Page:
Retirement – Part I: What are all these accounts?

Welcome back, my dear reader! This week’s posts will build on a prior post in which I talked about how retirement got so complicated. If you’re curious how we got into this mess, take a look. I promise this will be here when you return.

When we talk about retirement, what most people refer to as complicated is the bewildering mix of accounts that constitute what the average American would call the retirement planning tools. Let’s take a moment to discuss these accounts, because you see, as usual the Handy Millennial is here to help.

Government Incentivized Accounts

Retirement accounts give the holder special privileges. These privileges are granted to us by our magnanimous government to spur us along to do something they (the government) want us to do.

(Yup the verb to spur really does come from old-timey horse spurs.)

But the government does not have too many tools at its disposal to do said spurring. In fact, in the United States, the government only has one lever that it pulls to indicate which way it expects you to behave: Taxes.

So a privileged account is really an account where the government incentivizes you to do something with your money by changing how its taxed. And they are really all the same; the only thing that changes is the answer to one or more of these four questions:

  1. What is the savings goal of this account?
  2. How is this account funded with respect to taxes?
  3. What taxes are levied against the money in the accounts?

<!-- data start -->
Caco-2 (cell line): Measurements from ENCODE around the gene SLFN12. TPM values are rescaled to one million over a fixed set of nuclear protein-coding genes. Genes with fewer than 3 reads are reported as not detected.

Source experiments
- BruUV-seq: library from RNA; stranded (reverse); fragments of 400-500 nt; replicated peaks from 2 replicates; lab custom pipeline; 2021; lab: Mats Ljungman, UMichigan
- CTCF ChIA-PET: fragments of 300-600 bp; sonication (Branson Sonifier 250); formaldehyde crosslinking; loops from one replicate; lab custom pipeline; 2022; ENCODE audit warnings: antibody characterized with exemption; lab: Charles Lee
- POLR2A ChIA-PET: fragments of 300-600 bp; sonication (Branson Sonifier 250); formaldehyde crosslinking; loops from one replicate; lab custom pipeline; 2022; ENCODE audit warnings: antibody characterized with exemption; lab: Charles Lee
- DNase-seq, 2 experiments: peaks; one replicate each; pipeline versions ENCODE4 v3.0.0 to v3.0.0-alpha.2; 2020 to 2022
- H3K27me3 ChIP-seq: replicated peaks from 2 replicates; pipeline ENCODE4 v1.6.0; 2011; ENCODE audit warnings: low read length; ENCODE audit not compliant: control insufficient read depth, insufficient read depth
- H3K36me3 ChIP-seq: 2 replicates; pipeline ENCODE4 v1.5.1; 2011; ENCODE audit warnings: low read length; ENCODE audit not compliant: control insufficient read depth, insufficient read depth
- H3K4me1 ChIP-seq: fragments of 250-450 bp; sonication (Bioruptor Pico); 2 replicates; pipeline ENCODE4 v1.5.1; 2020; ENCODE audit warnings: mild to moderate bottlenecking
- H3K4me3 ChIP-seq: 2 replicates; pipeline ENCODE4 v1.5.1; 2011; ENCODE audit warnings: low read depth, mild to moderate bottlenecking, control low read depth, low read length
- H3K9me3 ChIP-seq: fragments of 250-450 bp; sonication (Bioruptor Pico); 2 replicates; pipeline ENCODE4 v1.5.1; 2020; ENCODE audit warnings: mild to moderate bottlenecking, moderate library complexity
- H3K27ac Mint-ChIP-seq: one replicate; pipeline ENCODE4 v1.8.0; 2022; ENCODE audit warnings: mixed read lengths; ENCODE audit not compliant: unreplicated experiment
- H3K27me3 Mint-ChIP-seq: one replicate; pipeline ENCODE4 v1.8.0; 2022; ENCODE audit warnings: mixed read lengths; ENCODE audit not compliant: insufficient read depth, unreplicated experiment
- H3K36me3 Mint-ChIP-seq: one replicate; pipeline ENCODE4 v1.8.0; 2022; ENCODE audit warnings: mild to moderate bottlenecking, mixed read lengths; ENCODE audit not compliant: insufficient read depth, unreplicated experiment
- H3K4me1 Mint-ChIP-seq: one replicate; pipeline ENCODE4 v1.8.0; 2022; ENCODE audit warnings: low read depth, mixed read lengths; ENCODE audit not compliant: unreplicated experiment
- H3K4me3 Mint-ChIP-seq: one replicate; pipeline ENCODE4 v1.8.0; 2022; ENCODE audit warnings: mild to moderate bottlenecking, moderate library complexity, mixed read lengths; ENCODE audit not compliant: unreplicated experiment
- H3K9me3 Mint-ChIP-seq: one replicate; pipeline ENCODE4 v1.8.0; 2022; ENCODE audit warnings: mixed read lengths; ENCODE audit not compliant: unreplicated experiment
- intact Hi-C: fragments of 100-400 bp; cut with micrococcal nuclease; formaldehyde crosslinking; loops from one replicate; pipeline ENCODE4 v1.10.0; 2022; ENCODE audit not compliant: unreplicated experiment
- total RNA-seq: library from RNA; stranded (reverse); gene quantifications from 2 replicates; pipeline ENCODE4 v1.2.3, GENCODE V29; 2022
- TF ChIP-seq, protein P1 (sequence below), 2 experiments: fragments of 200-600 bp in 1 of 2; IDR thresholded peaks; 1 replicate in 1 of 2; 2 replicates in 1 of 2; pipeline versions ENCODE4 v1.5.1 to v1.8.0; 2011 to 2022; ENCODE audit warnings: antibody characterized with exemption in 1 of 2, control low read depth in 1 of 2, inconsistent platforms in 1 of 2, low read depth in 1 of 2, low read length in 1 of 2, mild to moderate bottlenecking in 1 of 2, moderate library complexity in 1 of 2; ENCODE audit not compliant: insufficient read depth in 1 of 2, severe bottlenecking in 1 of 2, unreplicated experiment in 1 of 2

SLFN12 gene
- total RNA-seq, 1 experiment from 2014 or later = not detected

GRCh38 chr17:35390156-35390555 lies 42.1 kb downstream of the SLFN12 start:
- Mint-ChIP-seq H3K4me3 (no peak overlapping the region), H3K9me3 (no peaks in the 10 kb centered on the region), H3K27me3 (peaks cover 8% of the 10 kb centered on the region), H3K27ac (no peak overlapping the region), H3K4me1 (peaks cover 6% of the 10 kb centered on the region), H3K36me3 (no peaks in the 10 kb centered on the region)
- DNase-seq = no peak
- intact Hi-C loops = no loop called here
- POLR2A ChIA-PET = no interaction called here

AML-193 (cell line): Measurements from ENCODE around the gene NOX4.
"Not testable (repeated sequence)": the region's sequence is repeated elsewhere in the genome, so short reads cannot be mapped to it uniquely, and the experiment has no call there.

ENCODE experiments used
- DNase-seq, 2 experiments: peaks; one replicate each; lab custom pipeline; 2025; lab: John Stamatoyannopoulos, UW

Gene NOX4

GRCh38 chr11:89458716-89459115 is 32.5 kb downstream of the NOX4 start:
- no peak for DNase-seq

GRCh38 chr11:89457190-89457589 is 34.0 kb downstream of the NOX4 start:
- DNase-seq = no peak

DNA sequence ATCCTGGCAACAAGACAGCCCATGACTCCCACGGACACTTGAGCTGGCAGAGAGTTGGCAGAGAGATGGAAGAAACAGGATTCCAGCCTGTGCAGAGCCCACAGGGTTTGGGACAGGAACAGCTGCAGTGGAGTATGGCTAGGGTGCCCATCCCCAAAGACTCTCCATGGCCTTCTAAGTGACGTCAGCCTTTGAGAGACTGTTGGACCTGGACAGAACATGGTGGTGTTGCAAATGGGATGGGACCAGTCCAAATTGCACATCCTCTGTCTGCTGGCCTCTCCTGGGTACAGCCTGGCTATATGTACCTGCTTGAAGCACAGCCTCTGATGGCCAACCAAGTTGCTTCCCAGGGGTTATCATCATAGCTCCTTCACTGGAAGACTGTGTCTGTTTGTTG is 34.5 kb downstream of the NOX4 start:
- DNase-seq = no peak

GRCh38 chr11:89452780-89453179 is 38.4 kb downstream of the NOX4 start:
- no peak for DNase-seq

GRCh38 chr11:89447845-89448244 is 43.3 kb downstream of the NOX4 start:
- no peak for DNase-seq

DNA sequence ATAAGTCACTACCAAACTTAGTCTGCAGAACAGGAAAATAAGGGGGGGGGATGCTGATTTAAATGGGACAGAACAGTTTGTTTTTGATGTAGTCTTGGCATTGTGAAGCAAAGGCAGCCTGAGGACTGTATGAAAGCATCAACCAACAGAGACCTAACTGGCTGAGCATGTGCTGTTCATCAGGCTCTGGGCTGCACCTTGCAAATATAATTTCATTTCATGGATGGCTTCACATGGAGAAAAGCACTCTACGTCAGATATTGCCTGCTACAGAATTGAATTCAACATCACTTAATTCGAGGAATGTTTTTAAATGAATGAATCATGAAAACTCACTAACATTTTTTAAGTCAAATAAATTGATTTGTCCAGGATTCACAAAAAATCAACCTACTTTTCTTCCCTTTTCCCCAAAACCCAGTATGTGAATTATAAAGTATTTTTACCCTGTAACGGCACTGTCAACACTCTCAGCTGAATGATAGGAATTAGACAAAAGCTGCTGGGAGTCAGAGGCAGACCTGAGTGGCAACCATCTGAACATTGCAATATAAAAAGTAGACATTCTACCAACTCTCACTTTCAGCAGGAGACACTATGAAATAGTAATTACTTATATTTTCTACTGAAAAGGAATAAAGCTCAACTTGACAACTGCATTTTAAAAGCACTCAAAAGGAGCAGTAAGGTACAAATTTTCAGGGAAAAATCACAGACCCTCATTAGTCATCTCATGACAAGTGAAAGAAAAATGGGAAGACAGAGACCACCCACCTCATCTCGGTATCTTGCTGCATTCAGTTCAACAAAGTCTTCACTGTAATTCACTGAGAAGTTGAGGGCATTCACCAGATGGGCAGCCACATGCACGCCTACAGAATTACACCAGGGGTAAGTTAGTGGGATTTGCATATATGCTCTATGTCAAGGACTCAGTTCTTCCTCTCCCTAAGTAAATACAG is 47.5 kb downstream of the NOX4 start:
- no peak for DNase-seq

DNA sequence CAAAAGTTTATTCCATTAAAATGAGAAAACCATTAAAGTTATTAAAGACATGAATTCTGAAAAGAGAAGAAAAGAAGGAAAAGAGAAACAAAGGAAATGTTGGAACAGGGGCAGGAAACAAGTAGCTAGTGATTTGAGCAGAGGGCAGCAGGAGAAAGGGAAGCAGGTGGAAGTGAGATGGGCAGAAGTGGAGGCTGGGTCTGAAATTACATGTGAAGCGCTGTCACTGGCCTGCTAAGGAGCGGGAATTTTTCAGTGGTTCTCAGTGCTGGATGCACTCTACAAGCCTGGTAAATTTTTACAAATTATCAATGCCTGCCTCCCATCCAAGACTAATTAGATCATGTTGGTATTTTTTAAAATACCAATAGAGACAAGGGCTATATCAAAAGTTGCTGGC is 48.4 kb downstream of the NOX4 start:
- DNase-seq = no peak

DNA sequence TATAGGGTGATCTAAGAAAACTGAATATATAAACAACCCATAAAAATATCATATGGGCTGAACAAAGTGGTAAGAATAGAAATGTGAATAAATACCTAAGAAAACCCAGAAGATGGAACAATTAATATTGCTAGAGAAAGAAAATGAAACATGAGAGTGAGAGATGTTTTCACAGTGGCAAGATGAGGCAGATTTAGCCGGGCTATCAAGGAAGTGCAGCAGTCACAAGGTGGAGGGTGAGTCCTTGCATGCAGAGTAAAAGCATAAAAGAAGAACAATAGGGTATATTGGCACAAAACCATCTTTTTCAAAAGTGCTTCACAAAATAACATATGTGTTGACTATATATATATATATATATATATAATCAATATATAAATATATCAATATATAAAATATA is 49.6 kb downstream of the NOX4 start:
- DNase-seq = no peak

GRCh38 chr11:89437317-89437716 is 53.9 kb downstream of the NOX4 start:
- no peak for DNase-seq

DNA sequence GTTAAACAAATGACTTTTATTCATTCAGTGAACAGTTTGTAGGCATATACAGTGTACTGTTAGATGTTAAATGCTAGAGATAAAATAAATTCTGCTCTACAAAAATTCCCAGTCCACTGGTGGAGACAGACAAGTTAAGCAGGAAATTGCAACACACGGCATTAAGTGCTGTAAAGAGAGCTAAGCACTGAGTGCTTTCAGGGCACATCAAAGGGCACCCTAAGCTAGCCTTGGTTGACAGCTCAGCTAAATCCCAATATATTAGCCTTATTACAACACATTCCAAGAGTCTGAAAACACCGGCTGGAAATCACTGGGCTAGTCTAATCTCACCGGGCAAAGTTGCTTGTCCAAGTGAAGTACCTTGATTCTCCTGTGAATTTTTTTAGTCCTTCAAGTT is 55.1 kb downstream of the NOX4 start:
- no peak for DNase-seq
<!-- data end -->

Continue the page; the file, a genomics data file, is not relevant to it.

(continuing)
4. When can the money be withdrawn penalty free?

So let’s take these questions one by one and see what the options are.

What is the savings goal of this account?

When it comes to retirement accounts this is easy: save for your retirement. Remember, no one is coming to the rescue.

How is this account funded with respect to taxes?

This is one of the two trickier questions. There are generally two ways to fund a retirement account: With after-tax dollars and with pre-tax dollars. When we say after-tax, we mean your paycheck minus the payroll taxes you see removed from each check. Uncle Sam has taken a healthy bite and he is happy and full.

When we say pre-tax dollars, we mean money taken out of your paycheck before Uncle Sam got his cut, thereby reducing the income available to tax. Uncle Sam isn’t so happy about this. For now, he’s hungry. Let’s remember this for later, because he always gets his fill, now or later.

What taxes are levied against the money in the accounts?

This is another easy one. You see in order to incentivize you to save, the government waives taxes while the money is in the account. Now you might wonder, what taxes?!? Well hopefully your money is growing!!! So there will be interest, dividends, distributions, etc. etc. Normally these would be taxed, but not in a special retirement account.

When can the money be withdrawn penalty free?

This is the important one. Generally, if it’s a retirement account, then you can take it out when you have reached age 59 and 1/2. Huh? Why’s that? Well, just because… And isn’t that how it goes so often.

Now before this magical age, when you can get the money without paying a penalty depends on your answer to question #2. If you funded the account with pre-tax dollars, then Uncle Sam gets hungry. He insists that you pay your fair share of income taxes on this money and then he has a second helping – a 10% penalty.

If you funded your account with after-tax dollars then you can take back what you put in, but not one more cent. Meaning, you can take out your contributions, but not any of the growth – dividends, interest, distributions, etc.